Tuesday, March 29, 2011

Escape From Douchery, Part 3: Frankie's Tiki Room

As you might have noticed, a lot of the places I'm recommending in my ongoing (and award winning) Escape from Douchery series are off The Strip. And yes, Vegas douchery is concentrated most fully under the glaring lights and blaring Kesha jams on The Strip, but there I promis that there are a few places in the thick of the action that I plan on recommending in future installments. But the point of these articles is to explore some of the more offbeat corners of Sin City, which is why I'm recommending the so un-hip it's hip, kitschy, and thoroughly awesome Frankie's Tiki Room in downtown.

This great Vegas Tiki bar is an homage to a dying breed of watering hole that was once prominent. After World War 2, Tiki culture spread like a wildfire. Hollywood's Don The Beachcomber started the trend, spreading the gospel of thatched roofs, Tiki-god statues and tropical drinks all over the country. Vegas was not immune to the trend, as Tiki Bars took hold in many major hotels throughout the 60s, including Sin City's own version of Don the Beachcomber at The Sahara. But the run of rum and juice infused drinks had to come to an end eventually, as most of the old Tiki bars either shuttered their doors or have become half empty watering holes for old drunks in Hawaiian shirts to gather at and sip on extremely strong drinks with names like Uga Buga, Lapu Lapu and the Zombie.

Not to be discouraged by the fact that the Tiki Bar trend had long since gone the way of the Dodo, Double Down Saloon owner P Moss decided that Vegas needed a place to enjoy super strong cocktails surrounded by kitschy takes on Polynesian culture, and thus Frankie's Tiki Room was born in Downtown.

Frankie's gets its distinct decor "Bamboo Ben," who is probably the best known Tiki bar designer in the world (not to mention the grandson of Eli Hedley, who used actual driftwood he found washed up on beaches to create the decorations for Disneyland's Enchanted Tiki Room, among other iconic designs). The place is filled with perfectly tuned kitsch, including hand-carved Tiki god statues and a "vice-tester" carnival-game designed by Shag (a world famous graphic artist who made his reputation exploring a swinging 60's influenced aesthetic that fits right in at the bar).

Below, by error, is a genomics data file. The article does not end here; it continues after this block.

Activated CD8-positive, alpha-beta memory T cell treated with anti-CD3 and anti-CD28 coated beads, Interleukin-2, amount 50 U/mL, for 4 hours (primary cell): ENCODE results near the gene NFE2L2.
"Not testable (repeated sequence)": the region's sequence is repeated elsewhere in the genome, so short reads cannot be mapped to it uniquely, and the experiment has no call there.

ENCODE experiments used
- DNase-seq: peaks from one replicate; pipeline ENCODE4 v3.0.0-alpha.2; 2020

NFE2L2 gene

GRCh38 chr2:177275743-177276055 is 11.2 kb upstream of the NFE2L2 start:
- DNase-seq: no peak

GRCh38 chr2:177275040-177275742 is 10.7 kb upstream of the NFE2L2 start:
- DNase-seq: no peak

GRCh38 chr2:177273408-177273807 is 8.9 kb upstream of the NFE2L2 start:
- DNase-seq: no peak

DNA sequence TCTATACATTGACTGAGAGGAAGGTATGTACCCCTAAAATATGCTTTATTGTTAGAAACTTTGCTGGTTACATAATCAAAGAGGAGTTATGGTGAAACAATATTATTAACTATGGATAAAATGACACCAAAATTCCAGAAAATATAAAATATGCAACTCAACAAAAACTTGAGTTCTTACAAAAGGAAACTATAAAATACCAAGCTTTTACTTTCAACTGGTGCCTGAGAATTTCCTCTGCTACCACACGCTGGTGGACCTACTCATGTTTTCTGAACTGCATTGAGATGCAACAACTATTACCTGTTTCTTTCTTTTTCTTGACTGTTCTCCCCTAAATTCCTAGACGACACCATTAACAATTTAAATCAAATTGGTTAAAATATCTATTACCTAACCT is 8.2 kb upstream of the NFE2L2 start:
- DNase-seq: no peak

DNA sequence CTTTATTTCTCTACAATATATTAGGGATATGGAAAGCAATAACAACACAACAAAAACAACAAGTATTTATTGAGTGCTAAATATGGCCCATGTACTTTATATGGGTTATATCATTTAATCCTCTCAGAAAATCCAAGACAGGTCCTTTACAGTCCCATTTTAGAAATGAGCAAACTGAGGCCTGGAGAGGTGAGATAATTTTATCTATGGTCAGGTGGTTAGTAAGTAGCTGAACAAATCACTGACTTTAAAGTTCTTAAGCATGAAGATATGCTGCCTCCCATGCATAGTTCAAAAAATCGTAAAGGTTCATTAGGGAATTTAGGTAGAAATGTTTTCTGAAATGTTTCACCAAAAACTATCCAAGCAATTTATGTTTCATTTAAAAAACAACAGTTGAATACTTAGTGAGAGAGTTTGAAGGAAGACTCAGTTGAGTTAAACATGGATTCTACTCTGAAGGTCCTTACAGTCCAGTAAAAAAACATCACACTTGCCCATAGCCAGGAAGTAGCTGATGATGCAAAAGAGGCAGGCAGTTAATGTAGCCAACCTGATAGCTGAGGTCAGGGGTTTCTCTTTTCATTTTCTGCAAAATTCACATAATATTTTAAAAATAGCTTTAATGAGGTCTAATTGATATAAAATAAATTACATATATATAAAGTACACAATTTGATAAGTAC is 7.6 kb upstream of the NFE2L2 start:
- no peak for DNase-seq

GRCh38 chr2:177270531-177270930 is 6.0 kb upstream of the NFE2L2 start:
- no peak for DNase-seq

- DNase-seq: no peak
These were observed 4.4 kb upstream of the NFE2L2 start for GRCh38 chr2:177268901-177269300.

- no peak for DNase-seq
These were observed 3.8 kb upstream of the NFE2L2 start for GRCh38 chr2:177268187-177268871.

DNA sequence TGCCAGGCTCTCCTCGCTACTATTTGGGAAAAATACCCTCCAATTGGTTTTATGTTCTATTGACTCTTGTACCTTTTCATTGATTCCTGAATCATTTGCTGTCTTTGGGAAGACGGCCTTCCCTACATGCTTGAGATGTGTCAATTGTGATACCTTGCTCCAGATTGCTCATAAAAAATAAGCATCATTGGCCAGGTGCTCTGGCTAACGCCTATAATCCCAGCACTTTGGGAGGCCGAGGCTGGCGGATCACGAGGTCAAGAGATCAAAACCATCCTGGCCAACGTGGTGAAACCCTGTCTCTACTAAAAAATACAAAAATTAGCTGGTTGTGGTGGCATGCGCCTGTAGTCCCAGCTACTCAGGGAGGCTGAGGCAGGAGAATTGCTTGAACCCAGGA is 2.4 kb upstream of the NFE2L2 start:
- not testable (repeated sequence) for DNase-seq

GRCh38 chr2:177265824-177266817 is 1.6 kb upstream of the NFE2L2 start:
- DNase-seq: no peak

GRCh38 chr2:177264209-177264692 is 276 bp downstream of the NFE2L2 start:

The ridiculously strong cocktails are all served in different, whimsical mugs that fit into the tropical island theme. Frankie's serves some of the best Zombies I've ever tasted, but be warned... they're so strong that you're only allowed to drink two per visit (unless you ask nicely).

This tropical paradise in the middle of the desert is open 24/7, so you can enjoy their Polynesian infused, alcohol rich drinks late into the night. Good news too, because the bar is definitely off the beaten path,north of The Strip and a few blocks west of Las Vegas Boulevard at 1712 West Charleston. Sure, it's a bit of a trek, but it's worth the journey if only to check out the crowd.

Like The Double Down, the best thing about Frankie's is the people it attracts. This is not a bar that most tourists seek out, which means you'll have a chance to hang out with local artists, musicians and hard drinkers. And the Vegas visitors you do meet there are clearly cool since they got away from the crowds to check out this perfectly executed ode to Polynesian culture.

If you're looking for strong drinks, controlled kitsch and great crowds, then head into Frankie's for a few drinks. Just be prepared to stumble out significantly more intoxicated than when you entered if you sample any of the places' signature concoctions.

1 comment:

  1. Frankie's looks like such a cool place. I can't wait to get out to Vegas again and check it out. The good news is Tiki is making a revival right now so more and more cool places like Frankie's are popping up every day.